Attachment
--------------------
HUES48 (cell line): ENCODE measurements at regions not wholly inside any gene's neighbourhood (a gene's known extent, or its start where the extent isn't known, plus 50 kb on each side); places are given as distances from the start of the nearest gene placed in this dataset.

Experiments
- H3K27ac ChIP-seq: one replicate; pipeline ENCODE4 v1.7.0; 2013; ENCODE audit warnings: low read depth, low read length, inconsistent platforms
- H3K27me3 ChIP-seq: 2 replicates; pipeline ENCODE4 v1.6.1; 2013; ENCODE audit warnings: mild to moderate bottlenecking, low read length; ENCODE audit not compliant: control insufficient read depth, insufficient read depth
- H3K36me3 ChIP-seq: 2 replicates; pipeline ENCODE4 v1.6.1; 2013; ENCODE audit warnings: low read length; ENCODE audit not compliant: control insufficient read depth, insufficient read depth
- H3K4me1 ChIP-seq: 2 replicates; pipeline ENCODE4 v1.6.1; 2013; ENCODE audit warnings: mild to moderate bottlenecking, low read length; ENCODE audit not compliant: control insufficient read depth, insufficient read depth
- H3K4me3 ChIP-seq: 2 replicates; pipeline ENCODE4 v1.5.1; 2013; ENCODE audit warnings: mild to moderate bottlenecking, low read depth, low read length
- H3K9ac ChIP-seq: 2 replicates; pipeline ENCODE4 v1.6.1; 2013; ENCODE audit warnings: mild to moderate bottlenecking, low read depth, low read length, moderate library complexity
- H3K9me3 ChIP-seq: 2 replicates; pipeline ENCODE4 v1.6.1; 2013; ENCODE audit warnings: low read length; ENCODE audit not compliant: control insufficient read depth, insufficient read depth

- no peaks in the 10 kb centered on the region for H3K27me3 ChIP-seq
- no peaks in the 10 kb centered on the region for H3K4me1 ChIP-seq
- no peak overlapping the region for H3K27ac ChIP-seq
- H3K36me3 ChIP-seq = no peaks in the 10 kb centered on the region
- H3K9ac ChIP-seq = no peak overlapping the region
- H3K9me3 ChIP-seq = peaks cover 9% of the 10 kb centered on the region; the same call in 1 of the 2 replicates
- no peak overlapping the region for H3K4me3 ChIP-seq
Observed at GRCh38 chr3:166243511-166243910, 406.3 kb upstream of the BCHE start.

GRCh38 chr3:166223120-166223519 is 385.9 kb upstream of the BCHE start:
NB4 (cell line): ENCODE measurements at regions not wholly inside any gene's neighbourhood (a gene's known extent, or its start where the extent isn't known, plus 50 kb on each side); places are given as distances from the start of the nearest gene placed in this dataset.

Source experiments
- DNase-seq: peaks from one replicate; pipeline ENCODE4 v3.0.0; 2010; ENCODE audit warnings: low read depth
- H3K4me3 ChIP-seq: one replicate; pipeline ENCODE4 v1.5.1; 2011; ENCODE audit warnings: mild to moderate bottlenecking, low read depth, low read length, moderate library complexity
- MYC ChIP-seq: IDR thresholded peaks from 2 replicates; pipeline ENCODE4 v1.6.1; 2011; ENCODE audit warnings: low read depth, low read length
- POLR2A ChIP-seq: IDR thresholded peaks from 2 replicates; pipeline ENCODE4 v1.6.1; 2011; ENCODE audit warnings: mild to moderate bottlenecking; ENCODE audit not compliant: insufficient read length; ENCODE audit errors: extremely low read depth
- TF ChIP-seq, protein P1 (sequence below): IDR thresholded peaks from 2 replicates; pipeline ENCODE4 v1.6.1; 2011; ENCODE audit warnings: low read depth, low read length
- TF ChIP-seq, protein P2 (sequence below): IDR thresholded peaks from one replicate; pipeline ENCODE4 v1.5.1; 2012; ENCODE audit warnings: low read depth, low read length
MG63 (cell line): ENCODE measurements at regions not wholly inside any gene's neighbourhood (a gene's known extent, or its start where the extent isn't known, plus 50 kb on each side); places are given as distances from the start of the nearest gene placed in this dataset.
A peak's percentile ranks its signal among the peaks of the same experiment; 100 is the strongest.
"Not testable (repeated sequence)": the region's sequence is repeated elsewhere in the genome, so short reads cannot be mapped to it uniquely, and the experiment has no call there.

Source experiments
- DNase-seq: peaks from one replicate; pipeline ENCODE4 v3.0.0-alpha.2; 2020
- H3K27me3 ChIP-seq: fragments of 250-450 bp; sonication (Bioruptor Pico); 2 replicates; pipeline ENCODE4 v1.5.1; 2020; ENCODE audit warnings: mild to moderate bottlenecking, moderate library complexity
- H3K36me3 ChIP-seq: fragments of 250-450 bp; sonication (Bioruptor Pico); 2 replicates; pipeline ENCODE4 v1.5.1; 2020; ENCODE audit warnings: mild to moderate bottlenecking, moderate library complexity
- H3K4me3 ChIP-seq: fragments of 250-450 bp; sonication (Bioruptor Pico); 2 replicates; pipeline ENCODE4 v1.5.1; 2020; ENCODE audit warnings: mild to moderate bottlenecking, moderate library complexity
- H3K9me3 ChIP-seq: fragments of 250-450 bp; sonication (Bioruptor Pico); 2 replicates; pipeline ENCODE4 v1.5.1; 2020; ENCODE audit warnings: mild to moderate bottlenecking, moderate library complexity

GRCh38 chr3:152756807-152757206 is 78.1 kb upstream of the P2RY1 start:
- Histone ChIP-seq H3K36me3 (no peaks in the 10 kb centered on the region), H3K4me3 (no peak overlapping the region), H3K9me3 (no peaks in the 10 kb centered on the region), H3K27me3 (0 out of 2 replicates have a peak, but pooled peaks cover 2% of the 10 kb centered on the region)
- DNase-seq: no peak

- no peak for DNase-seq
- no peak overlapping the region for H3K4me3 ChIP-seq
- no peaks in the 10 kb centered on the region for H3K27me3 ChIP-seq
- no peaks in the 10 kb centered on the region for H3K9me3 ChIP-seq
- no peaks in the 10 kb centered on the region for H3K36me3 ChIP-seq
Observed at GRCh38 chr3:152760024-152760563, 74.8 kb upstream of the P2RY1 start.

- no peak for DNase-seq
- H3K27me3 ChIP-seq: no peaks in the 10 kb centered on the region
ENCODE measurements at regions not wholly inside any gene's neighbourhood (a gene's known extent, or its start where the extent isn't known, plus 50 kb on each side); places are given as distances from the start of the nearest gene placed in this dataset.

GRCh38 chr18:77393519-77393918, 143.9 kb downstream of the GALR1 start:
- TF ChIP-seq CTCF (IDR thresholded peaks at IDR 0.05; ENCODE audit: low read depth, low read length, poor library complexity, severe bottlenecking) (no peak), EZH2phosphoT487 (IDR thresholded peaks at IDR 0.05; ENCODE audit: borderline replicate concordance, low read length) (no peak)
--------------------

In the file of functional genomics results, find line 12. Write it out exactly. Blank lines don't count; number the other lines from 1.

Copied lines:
- no peak overlapping the region for H3K27ac ChIP-seq